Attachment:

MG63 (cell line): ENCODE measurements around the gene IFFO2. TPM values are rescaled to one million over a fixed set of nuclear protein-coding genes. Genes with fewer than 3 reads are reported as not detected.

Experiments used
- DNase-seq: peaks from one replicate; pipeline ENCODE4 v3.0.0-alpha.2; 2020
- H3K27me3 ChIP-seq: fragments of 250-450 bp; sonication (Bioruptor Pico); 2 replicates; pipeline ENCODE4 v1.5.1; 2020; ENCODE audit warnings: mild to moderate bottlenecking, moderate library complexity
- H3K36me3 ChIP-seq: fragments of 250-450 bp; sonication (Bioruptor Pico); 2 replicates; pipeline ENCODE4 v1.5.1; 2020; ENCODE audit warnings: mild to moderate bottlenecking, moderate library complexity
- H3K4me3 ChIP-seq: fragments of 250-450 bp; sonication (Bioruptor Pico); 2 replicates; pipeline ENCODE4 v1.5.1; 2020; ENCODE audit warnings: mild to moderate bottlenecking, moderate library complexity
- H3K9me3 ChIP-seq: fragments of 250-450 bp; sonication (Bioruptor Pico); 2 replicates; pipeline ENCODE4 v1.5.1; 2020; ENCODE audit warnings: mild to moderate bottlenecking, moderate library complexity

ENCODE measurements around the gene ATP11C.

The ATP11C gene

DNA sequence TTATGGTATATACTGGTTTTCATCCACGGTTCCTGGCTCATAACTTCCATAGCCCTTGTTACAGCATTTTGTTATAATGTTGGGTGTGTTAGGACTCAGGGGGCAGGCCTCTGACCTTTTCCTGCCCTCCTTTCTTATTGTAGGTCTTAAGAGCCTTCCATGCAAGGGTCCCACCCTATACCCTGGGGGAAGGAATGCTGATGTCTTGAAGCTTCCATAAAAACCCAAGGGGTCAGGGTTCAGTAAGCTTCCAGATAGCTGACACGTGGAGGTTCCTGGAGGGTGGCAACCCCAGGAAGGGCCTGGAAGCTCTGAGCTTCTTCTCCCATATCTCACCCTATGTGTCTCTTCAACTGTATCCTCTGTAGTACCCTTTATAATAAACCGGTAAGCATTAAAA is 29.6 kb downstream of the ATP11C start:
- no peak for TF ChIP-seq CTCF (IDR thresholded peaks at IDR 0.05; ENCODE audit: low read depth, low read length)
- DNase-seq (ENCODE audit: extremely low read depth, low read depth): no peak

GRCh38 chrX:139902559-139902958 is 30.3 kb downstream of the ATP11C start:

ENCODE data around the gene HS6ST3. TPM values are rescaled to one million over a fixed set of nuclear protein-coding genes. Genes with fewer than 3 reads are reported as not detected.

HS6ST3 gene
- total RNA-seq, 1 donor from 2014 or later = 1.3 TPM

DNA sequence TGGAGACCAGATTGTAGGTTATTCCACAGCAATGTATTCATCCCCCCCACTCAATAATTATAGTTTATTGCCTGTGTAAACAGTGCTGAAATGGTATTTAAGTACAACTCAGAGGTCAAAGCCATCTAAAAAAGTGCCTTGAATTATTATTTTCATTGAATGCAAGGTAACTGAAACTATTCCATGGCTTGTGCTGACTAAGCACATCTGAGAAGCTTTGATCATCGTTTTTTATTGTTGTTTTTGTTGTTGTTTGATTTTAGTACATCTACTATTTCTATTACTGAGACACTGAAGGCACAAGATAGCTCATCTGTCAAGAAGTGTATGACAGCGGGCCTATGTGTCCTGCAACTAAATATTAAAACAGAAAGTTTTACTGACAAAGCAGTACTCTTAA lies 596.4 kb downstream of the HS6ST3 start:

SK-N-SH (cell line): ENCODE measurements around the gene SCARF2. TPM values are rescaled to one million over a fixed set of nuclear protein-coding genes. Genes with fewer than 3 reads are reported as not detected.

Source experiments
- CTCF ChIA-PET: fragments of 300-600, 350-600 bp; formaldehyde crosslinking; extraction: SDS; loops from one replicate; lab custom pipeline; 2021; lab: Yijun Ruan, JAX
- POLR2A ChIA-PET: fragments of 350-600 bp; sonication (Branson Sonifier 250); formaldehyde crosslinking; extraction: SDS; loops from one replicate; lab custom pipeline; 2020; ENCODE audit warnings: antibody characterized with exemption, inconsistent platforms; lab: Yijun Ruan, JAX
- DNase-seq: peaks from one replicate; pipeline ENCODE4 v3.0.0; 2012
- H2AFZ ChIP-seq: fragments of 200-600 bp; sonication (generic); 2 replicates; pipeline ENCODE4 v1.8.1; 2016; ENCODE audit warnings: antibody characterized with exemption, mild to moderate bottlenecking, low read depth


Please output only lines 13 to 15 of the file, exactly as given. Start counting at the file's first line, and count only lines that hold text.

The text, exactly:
GRCh38 chrX:139902559-139902958 is 30.3 kb downstream of the ATP11C start:

ENCODE data around the gene HS6ST3. TPM values are rescaled to one million over a fixed set of nuclear protein-coding genes. Genes with fewer than 3 reads are reported as not detected.

HS6ST3 gene